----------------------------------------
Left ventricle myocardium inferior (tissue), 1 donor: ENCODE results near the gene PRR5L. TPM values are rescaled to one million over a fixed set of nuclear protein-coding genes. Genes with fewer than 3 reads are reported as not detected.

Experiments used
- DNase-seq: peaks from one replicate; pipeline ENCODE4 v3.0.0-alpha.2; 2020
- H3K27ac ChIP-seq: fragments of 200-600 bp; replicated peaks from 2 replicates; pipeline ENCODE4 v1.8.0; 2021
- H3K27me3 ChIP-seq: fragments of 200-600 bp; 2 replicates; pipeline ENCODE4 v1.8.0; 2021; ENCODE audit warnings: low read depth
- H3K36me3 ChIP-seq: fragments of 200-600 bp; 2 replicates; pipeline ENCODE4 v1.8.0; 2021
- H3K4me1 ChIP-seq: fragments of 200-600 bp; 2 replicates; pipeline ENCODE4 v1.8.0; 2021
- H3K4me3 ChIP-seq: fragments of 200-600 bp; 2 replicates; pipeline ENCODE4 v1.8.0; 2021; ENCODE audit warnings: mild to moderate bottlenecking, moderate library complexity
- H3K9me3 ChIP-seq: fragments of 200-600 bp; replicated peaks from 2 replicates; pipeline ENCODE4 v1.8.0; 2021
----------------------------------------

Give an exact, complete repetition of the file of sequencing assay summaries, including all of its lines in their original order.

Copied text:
Left ventricle myocardium inferior (tissue), 1 donor: ENCODE results near the gene PRR5L. TPM values are rescaled to one million over a fixed set of nuclear protein-coding genes. Genes with fewer than 3 reads are reported as not detected.

Experiments used
- DNase-seq: peaks from one replicate; pipeline ENCODE4 v3.0.0-alpha.2; 2020
- H3K27ac ChIP-seq: fragments of 200-600 bp; replicated peaks from 2 replicates; pipeline ENCODE4 v1.8.0; 2021
- H3K27me3 ChIP-seq: fragments of 200-600 bp; 2 replicates; pipeline ENCODE4 v1.8.0; 2021; ENCODE audit warnings: low read depth
- H3K36me3 ChIP-seq: fragments of 200-600 bp; 2 replicates; pipeline ENCODE4 v1.8.0; 2021
- H3K4me1 ChIP-seq: fragments of 200-600 bp; 2 replicates; pipeline ENCODE4 v1.8.0; 2021
- H3K4me3 ChIP-seq: fragments of 200-600 bp; 2 replicates; pipeline ENCODE4 v1.8.0; 2021; ENCODE audit warnings: mild to moderate bottlenecking, moderate library complexity
- H3K9me3 ChIP-seq: fragments of 200-600 bp; replicated peaks from 2 replicates; pipeline ENCODE4 v1.8.0; 2021